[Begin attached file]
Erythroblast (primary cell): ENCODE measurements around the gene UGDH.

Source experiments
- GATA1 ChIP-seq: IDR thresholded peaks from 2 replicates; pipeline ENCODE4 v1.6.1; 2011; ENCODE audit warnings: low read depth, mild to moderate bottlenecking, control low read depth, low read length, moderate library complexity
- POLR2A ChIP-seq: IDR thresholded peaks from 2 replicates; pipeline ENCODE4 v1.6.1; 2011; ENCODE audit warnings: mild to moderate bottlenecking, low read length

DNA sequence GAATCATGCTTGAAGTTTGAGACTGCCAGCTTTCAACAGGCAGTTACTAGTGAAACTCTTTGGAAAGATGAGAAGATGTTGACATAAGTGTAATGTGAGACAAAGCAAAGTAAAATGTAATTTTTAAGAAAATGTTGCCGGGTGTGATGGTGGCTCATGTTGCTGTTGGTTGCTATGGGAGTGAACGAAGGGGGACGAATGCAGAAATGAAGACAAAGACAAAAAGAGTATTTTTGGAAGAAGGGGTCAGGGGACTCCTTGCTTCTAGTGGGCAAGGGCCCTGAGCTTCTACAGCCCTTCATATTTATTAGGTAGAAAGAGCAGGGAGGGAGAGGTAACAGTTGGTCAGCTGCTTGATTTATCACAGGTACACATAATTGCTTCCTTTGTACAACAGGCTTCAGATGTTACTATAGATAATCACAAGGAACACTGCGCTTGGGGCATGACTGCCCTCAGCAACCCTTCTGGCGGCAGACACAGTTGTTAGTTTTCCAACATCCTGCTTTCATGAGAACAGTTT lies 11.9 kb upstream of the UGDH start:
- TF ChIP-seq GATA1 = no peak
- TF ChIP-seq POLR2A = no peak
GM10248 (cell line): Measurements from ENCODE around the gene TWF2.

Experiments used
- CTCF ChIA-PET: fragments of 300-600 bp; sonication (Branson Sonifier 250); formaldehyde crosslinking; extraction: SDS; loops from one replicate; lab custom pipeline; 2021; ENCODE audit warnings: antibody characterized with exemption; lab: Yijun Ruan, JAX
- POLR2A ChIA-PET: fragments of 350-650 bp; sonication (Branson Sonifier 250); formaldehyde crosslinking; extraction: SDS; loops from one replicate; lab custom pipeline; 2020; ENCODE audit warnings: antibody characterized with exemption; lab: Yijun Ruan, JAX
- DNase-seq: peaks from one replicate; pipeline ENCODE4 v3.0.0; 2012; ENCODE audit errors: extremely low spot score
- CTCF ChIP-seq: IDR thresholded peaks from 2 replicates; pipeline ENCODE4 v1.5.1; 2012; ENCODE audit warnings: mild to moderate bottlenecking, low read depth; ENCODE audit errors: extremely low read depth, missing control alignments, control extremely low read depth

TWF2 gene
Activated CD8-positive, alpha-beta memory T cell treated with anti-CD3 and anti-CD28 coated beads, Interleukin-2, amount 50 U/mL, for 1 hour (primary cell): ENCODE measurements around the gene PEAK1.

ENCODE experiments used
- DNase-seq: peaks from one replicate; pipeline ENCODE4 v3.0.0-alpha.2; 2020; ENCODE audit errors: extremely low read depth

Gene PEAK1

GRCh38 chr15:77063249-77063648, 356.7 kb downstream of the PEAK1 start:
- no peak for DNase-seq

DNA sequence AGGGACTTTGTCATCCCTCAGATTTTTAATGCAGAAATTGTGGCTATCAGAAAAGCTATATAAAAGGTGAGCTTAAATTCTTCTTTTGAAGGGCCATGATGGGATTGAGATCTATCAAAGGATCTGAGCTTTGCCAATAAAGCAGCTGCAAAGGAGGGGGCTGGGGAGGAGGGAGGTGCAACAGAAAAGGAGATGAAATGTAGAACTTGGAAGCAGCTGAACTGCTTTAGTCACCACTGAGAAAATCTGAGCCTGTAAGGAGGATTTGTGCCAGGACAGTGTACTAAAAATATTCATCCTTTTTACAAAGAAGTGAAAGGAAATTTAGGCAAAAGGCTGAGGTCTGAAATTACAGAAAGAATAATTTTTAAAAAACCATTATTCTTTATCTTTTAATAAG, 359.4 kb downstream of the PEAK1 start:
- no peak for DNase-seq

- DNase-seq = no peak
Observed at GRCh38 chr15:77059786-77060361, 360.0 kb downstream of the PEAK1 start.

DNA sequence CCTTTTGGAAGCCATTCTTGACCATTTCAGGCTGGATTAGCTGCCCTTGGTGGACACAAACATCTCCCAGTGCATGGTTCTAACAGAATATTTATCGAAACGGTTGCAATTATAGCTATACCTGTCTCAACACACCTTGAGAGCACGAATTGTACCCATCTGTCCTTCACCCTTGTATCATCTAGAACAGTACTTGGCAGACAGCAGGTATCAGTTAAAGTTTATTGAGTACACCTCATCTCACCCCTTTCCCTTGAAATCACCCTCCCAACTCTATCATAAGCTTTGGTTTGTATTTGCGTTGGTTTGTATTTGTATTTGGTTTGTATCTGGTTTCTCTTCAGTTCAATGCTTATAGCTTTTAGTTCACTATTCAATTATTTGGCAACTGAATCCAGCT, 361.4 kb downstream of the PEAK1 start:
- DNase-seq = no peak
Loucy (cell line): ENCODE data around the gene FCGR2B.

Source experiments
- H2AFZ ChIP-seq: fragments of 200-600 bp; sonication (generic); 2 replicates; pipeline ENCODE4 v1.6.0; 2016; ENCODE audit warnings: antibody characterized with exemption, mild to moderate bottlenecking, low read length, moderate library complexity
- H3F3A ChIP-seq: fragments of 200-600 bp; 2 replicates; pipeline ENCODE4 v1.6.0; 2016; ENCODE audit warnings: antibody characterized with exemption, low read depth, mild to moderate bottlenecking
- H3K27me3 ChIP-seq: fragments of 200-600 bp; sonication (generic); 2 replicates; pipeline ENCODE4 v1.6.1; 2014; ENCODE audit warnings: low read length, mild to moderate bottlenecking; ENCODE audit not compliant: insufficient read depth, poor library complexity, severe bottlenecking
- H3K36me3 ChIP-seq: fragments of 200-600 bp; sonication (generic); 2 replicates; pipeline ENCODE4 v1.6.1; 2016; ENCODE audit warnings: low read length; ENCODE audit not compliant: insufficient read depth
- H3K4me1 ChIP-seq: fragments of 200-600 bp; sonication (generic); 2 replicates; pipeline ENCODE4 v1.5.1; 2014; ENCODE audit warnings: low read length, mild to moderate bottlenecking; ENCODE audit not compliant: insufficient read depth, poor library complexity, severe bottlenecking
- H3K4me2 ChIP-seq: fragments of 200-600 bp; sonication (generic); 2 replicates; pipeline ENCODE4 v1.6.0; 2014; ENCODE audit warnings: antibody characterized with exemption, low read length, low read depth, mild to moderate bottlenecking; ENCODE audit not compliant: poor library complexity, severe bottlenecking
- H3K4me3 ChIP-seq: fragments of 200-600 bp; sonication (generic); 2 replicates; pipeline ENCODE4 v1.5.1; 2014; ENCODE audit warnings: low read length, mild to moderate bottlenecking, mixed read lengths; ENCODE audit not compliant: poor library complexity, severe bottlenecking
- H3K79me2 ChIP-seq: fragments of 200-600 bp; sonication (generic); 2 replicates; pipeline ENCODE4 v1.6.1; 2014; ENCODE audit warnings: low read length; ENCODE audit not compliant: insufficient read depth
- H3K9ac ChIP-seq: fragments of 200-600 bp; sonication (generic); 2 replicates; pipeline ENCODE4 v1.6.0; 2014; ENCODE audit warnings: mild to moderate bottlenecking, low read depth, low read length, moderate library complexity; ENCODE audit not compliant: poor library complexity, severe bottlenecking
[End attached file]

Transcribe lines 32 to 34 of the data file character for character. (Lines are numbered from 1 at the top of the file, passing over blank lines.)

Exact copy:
- H3K36me3 ChIP-seq: fragments of 200-600 bp; sonication (generic); 2 replicates; pipeline ENCODE4 v1.6.1; 2016; ENCODE audit warnings: low read length; ENCODE audit not compliant: insufficient read depth
- H3K4me1 ChIP-seq: fragments of 200-600 bp; sonication (generic); 2 replicates; pipeline ENCODE4 v1.5.1; 2014; ENCODE audit warnings: low read length, mild to moderate bottlenecking; ENCODE audit not compliant: insufficient read depth, poor library complexity, severe bottlenecking
- H3K4me2 ChIP-seq: fragments of 200-600 bp; sonication (generic); 2 replicates; pipeline ENCODE4 v1.6.0; 2014; ENCODE audit warnings: antibody characterized with exemption, low read length, low read depth, mild to moderate bottlenecking; ENCODE audit not compliant: poor library complexity, severe bottlenecking